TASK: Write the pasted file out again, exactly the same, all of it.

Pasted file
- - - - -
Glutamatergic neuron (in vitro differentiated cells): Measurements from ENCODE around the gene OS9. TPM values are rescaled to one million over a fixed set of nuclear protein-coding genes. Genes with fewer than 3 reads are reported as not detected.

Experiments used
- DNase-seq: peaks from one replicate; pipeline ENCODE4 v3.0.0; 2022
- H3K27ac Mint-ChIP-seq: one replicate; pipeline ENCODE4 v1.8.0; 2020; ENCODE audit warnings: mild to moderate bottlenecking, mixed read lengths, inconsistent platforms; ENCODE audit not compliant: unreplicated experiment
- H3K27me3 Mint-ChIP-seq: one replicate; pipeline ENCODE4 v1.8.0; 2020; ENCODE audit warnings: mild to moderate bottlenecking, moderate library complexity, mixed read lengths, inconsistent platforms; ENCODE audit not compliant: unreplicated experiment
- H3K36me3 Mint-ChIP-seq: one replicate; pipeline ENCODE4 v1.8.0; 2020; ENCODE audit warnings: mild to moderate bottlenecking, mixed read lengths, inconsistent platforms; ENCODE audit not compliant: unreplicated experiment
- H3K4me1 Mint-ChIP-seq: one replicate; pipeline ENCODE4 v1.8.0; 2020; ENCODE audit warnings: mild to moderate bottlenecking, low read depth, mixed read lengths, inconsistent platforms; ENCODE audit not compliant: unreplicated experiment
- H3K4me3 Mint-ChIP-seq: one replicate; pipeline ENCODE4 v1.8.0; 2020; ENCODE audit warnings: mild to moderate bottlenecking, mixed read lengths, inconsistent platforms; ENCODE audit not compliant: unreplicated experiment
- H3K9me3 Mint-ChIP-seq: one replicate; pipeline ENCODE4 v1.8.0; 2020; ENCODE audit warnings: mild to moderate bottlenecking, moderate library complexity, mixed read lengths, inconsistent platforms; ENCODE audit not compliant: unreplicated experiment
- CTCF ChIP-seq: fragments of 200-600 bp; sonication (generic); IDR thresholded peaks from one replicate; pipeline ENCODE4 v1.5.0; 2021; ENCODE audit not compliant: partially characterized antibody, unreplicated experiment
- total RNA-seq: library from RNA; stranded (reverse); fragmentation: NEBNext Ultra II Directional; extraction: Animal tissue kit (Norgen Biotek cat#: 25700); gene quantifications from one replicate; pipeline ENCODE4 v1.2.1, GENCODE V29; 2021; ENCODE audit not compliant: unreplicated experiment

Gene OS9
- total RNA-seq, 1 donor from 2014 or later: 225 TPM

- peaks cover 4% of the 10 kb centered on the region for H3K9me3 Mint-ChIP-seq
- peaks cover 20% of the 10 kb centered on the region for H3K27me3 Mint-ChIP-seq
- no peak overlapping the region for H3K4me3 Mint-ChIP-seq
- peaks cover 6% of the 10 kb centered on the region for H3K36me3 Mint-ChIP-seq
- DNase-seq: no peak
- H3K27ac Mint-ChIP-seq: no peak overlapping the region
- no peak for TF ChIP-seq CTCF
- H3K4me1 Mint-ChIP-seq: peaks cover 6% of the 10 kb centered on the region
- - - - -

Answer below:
Glutamatergic neuron (in vitro differentiated cells): Measurements from ENCODE around the gene OS9. TPM values are rescaled to one million over a fixed set of nuclear protein-coding genes. Genes with fewer than 3 reads are reported as not detected.

Experiments used
- DNase-seq: peaks from one replicate; pipeline ENCODE4 v3.0.0; 2022
- H3K27ac Mint-ChIP-seq: one replicate; pipeline ENCODE4 v1.8.0; 2020; ENCODE audit warnings: mild to moderate bottlenecking, mixed read lengths, inconsistent platforms; ENCODE audit not compliant: unreplicated experiment
- H3K27me3 Mint-ChIP-seq: one replicate; pipeline ENCODE4 v1.8.0; 2020; ENCODE audit warnings: mild to moderate bottlenecking, moderate library complexity, mixed read lengths, inconsistent platforms; ENCODE audit not compliant: unreplicated experiment
- H3K36me3 Mint-ChIP-seq: one replicate; pipeline ENCODE4 v1.8.0; 2020; ENCODE audit warnings: mild to moderate bottlenecking, mixed read lengths, inconsistent platforms; ENCODE audit not compliant: unreplicated experiment
- H3K4me1 Mint-ChIP-seq: one replicate; pipeline ENCODE4 v1.8.0; 2020; ENCODE audit warnings: mild to moderate bottlenecking, low read depth, mixed read lengths, inconsistent platforms; ENCODE audit not compliant: unreplicated experiment
- H3K4me3 Mint-ChIP-seq: one replicate; pipeline ENCODE4 v1.8.0; 2020; ENCODE audit warnings: mild to moderate bottlenecking, mixed read lengths, inconsistent platforms; ENCODE audit not compliant: unreplicated experiment
- H3K9me3 Mint-ChIP-seq: one replicate; pipeline ENCODE4 v1.8.0; 2020; ENCODE audit warnings: mild to moderate bottlenecking, moderate library complexity, mixed read lengths, inconsistent platforms; ENCODE audit not compliant: unreplicated experiment
- CTCF ChIP-seq: fragments of 200-600 bp; sonication (generic); IDR thresholded peaks from one replicate; pipeline ENCODE4 v1.5.0; 2021; ENCODE audit not compliant: partially characterized antibody, unreplicated experiment
- total RNA-seq: library from RNA; stranded (reverse); fragmentation: NEBNext Ultra II Directional; extraction: Animal tissue kit (Norgen Biotek cat#: 25700); gene quantifications from one replicate; pipeline ENCODE4 v1.2.1, GENCODE V29; 2021; ENCODE audit not compliant: unreplicated experiment

Gene OS9
- total RNA-seq, 1 donor from 2014 or later: 225 TPM

- peaks cover 4% of the 10 kb centered on the region for H3K9me3 Mint-ChIP-seq
- peaks cover 20% of the 10 kb centered on the region for H3K27me3 Mint-ChIP-seq
- no peak overlapping the region for H3K4me3 Mint-ChIP-seq
- peaks cover 6% of the 10 kb centered on the region for H3K36me3 Mint-ChIP-seq
- DNase-seq: no peak
- H3K27ac Mint-ChIP-seq: no peak overlapping the region
- no peak for TF ChIP-seq CTCF
- H3K4me1 Mint-ChIP-seq: peaks cover 6% of the 10 kb centered on the region